**23.**The method in accordance with claim 19, wherein the semiconductor material, save for incidental impurities, consists essentially of crystalline Cd

_{1}-(a+b)Mn

_{a}Zn

_{b}Te where a+b<1 and at least one of a and b is zero.

## Description:

**[0001]**The invention relates to a method of detection of a spectral dataset and for example of a resolved radiation spectrum which is deconvolved to mitigate noise effects, and to a method of manipulation of collected spectral data and for example of a collected radiation spectrum by applying such a deconvolution.

**[0002]**The invention in particular in the preferred case relates to a method of detection or manipulation of a radiation spectrum that exhibits statistical noise having a continuous probability distribution such as a Poisson distribution attributable to a stochastic aspect of the process by applying a deconvolution to reconstruct a more representative true spectrum. The invention in particular in the preferred case relates to a method of detection or manipulation of a low count radiation spectrum such as a low count gamma ray spectrum from a radioactive source or contaminated sample to reconstruct a more representative true spectrum, and the invention is discussed herein in that context. However the principles of the invention may be applied to the collection or processing of any spectral data that exhibits statistical noise having a continuous probability distribution.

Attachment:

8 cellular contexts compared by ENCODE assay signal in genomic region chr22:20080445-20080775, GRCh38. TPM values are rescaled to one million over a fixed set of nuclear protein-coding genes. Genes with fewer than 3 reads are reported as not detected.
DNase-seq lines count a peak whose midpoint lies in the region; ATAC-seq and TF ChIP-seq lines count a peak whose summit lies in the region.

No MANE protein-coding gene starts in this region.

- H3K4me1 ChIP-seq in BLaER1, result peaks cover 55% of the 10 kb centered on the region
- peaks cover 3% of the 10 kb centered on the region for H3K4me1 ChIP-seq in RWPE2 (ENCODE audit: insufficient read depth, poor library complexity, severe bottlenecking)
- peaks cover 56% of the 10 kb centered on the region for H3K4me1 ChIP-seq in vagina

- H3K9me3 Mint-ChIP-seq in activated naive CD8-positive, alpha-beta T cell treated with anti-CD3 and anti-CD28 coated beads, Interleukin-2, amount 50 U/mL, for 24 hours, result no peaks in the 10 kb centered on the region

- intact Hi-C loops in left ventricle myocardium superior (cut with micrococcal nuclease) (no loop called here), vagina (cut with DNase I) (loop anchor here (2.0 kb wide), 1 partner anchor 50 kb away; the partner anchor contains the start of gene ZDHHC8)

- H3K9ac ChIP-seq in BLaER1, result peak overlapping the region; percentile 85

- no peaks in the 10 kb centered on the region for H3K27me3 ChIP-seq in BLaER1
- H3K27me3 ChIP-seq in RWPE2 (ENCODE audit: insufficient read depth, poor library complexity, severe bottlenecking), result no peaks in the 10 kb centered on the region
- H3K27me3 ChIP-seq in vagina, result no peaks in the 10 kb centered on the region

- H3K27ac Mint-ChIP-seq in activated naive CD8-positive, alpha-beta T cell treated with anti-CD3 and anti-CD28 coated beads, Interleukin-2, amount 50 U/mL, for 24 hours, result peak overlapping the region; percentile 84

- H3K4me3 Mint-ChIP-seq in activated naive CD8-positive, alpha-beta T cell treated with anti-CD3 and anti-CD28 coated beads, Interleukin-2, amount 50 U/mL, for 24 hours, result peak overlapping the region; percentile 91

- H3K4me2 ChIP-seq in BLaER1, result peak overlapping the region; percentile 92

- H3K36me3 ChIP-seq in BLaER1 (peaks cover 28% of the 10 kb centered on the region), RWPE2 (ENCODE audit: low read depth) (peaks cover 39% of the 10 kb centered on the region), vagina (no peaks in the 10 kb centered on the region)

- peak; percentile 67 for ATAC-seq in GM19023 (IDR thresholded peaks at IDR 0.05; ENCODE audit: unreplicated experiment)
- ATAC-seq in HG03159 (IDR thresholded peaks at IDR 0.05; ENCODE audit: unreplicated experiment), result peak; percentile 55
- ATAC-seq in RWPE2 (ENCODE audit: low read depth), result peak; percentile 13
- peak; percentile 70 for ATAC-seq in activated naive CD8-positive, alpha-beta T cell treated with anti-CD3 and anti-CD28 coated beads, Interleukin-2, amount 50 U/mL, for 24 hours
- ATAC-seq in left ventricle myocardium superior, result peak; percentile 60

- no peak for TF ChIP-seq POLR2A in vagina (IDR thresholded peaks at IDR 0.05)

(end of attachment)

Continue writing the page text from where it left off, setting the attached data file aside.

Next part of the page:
**[0003]**There is a requirement to provide accurate radiation dose measurements from a range of test samples both in the laboratory and in the field, using modern energy discriminating radiation detectors that resolve collected intensity data across the radiation spectrum, and for example into plural energy bands across the radiation spectrum. Importantly, if a total dose reading can be split into its constituent energy bands, the nature of the radioactive source components in the sample and their likely origins can also be elucidated. The accurate detection of the presence of manmade radioisotopes such as that of caesium, in soil or food samples is of particular interest.